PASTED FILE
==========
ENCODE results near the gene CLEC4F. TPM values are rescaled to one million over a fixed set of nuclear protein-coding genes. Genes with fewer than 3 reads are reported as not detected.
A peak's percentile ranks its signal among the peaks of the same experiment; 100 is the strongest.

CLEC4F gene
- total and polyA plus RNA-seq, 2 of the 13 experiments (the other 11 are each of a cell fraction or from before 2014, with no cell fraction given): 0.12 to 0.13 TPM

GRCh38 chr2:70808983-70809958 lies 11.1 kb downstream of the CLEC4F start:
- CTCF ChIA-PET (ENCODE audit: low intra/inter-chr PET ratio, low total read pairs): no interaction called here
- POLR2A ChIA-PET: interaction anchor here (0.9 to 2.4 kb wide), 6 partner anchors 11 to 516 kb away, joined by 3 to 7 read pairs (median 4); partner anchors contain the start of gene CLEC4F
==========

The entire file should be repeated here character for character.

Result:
ENCODE results near the gene CLEC4F. TPM values are rescaled to one million over a fixed set of nuclear protein-coding genes. Genes with fewer than 3 reads are reported as not detected.
A peak's percentile ranks its signal among the peaks of the same experiment; 100 is the strongest.

CLEC4F gene
- total and polyA plus RNA-seq, 2 of the 13 experiments (the other 11 are each of a cell fraction or from before 2014, with no cell fraction given): 0.12 to 0.13 TPM

GRCh38 chr2:70808983-70809958 lies 11.1 kb downstream of the CLEC4F start:
- CTCF ChIA-PET (ENCODE audit: low intra/inter-chr PET ratio, low total read pairs): no interaction called here
- POLR2A ChIA-PET: interaction anchor here (0.9 to 2.4 kb wide), 6 partner anchors 11 to 516 kb away, joined by 3 to 7 read pairs (median 4); partner anchors contain the start of gene CLEC4F